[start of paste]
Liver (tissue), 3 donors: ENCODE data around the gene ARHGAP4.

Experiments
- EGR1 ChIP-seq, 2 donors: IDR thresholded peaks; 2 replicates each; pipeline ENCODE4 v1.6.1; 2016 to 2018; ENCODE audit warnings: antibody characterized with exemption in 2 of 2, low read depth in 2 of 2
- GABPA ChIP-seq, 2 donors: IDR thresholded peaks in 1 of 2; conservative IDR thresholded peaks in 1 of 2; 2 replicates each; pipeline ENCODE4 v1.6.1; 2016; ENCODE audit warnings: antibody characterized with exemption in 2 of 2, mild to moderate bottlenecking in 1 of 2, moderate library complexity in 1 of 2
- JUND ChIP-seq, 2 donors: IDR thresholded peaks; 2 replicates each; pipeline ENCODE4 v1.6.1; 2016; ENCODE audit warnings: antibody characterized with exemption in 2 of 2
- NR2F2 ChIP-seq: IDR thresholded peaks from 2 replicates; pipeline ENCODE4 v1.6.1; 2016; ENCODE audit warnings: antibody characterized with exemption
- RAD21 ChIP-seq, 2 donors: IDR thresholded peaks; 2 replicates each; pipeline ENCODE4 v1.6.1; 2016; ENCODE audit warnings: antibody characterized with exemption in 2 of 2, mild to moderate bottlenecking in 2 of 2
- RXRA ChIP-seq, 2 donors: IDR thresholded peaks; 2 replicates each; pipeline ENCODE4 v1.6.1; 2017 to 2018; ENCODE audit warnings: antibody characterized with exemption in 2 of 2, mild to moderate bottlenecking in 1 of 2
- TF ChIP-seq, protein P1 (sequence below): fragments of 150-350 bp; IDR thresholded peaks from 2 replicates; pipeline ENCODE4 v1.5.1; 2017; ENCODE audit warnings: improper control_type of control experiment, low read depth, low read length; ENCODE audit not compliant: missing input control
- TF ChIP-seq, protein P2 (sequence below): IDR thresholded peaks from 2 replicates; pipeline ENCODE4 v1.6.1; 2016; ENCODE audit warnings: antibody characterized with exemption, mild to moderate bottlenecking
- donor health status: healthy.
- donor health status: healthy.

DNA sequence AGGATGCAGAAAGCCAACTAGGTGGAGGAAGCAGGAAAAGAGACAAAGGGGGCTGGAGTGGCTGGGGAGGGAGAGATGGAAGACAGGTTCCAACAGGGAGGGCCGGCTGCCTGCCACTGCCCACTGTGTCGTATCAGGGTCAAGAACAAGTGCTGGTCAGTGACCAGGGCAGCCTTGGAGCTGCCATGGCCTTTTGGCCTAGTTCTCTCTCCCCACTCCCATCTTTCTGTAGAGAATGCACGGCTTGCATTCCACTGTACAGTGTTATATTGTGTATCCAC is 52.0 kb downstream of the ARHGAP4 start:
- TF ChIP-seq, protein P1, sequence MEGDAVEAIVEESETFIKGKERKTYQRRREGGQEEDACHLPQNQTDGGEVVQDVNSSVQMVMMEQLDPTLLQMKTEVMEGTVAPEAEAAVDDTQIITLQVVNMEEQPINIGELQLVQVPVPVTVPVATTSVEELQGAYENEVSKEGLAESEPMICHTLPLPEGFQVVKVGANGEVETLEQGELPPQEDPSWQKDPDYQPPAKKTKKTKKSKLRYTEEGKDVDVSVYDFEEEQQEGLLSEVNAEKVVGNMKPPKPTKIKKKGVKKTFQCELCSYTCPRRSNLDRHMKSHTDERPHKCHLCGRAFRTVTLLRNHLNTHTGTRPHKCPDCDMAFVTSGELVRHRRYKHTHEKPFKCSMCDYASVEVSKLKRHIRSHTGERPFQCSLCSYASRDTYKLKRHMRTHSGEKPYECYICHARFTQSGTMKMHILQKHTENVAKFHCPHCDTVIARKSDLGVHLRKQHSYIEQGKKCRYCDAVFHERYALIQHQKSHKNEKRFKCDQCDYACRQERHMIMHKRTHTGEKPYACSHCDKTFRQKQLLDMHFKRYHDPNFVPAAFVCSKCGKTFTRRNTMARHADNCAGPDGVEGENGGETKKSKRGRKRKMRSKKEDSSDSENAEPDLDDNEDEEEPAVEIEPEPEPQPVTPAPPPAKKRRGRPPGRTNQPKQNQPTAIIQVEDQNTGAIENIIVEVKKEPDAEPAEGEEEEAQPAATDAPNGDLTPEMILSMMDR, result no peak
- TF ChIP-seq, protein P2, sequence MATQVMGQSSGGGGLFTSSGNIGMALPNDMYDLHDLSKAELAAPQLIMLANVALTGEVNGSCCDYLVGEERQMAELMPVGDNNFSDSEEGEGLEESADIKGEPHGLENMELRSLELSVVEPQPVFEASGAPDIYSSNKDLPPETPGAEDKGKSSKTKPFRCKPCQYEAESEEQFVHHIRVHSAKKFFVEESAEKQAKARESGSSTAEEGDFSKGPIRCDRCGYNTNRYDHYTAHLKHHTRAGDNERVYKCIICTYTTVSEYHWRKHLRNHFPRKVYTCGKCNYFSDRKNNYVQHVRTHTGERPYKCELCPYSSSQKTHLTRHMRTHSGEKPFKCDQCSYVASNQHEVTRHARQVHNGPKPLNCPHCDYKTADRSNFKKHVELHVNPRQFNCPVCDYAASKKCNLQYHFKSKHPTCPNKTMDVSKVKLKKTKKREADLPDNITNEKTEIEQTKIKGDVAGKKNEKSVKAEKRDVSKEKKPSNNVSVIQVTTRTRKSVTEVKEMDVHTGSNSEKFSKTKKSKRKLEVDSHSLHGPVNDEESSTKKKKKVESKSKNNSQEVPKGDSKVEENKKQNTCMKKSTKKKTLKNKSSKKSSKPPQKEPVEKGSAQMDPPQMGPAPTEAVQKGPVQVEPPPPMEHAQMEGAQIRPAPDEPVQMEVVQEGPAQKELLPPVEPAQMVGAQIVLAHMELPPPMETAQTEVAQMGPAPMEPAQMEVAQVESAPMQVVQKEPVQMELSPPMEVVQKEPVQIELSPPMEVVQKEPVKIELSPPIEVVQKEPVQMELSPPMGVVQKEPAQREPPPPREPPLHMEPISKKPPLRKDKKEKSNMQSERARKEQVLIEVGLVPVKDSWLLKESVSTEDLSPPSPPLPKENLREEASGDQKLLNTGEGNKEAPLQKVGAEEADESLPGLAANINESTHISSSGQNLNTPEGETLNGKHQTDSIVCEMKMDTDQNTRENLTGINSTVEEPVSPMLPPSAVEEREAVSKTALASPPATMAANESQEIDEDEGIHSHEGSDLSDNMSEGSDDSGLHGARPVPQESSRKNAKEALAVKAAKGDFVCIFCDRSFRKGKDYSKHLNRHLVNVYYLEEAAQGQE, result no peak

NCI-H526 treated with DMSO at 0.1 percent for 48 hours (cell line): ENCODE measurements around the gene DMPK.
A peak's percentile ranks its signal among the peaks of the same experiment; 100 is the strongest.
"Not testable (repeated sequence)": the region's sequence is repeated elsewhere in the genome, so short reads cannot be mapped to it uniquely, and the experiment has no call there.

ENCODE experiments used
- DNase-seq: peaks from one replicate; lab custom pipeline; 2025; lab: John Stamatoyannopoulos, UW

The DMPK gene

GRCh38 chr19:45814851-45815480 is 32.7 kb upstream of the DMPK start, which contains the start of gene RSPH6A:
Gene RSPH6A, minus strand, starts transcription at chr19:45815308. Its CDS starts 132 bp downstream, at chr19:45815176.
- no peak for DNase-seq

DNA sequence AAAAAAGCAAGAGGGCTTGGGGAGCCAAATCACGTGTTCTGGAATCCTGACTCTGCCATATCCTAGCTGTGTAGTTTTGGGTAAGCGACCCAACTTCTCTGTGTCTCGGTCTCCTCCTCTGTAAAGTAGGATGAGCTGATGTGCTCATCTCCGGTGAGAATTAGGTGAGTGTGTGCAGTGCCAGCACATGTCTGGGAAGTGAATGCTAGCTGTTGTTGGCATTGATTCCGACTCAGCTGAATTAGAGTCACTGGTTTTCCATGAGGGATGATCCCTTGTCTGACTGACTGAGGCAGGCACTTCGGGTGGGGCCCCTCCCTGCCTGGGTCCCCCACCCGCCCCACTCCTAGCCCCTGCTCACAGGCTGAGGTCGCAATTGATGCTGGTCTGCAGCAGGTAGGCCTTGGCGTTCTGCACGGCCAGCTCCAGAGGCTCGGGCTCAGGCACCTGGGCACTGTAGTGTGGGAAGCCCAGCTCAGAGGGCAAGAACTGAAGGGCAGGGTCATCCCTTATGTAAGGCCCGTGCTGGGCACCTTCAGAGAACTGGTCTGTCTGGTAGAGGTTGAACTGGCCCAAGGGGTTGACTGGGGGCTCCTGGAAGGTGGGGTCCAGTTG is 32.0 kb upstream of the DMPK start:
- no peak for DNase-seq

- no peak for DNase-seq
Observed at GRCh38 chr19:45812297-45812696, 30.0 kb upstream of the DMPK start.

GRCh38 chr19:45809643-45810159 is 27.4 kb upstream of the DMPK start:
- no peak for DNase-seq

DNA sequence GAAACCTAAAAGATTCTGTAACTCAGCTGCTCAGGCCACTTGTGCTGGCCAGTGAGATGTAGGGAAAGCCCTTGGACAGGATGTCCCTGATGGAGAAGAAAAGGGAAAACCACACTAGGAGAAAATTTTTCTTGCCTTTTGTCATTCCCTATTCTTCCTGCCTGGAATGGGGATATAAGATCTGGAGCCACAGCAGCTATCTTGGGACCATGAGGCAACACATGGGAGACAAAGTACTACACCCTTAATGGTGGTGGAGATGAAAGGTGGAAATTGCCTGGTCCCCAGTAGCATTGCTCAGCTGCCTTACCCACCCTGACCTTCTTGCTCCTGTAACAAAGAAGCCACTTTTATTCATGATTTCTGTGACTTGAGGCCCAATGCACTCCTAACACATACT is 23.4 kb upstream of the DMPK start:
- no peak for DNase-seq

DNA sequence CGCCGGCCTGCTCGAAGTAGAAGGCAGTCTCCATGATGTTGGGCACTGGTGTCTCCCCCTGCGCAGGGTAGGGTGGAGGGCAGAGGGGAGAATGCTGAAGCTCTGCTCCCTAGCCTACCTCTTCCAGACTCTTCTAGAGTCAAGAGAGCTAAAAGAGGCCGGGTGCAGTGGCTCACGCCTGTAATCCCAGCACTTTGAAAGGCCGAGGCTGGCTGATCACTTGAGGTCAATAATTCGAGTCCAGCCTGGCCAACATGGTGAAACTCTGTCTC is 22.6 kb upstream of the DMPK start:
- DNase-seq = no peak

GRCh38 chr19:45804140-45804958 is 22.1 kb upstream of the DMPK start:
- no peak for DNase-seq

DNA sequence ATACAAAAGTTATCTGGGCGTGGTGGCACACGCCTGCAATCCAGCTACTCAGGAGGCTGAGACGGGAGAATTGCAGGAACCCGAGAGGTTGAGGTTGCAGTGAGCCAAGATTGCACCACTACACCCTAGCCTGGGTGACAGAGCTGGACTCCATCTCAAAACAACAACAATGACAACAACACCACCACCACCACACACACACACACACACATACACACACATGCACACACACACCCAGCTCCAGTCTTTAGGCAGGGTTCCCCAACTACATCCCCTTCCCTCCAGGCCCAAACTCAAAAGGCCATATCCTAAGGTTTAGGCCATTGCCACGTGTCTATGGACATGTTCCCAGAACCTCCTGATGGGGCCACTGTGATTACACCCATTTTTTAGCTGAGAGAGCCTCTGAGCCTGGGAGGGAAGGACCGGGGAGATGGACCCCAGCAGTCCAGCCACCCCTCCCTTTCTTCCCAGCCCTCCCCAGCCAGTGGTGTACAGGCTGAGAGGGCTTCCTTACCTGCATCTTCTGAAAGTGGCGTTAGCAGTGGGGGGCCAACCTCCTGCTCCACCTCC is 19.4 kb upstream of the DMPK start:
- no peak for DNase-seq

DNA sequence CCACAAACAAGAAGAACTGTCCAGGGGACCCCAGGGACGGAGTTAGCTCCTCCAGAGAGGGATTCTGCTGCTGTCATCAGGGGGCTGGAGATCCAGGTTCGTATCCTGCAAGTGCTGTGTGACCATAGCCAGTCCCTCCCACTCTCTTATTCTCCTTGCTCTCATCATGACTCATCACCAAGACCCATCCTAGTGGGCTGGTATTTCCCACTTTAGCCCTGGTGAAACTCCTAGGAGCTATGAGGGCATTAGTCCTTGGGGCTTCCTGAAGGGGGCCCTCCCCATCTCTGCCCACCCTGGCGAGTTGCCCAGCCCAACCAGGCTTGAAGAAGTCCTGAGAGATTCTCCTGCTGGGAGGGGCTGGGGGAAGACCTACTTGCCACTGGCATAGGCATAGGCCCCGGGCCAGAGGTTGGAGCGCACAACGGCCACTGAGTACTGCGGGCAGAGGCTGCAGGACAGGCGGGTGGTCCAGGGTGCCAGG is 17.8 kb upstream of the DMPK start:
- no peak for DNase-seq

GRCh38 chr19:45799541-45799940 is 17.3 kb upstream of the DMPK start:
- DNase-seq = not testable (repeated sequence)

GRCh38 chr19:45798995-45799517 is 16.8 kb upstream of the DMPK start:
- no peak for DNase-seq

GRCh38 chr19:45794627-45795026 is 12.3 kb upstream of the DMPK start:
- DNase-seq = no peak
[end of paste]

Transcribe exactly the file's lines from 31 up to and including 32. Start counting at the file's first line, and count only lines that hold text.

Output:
DNA sequence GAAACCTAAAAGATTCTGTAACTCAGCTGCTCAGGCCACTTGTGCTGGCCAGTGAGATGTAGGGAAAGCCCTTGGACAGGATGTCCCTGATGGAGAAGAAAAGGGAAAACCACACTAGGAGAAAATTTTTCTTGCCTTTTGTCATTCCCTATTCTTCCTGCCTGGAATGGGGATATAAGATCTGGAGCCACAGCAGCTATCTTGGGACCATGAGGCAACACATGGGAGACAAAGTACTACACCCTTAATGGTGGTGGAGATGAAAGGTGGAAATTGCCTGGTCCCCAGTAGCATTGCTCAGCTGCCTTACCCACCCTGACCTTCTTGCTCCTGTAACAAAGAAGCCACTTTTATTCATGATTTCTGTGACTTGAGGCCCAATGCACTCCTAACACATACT is 23.4 kb upstream of the DMPK start:
- no peak for DNase-seq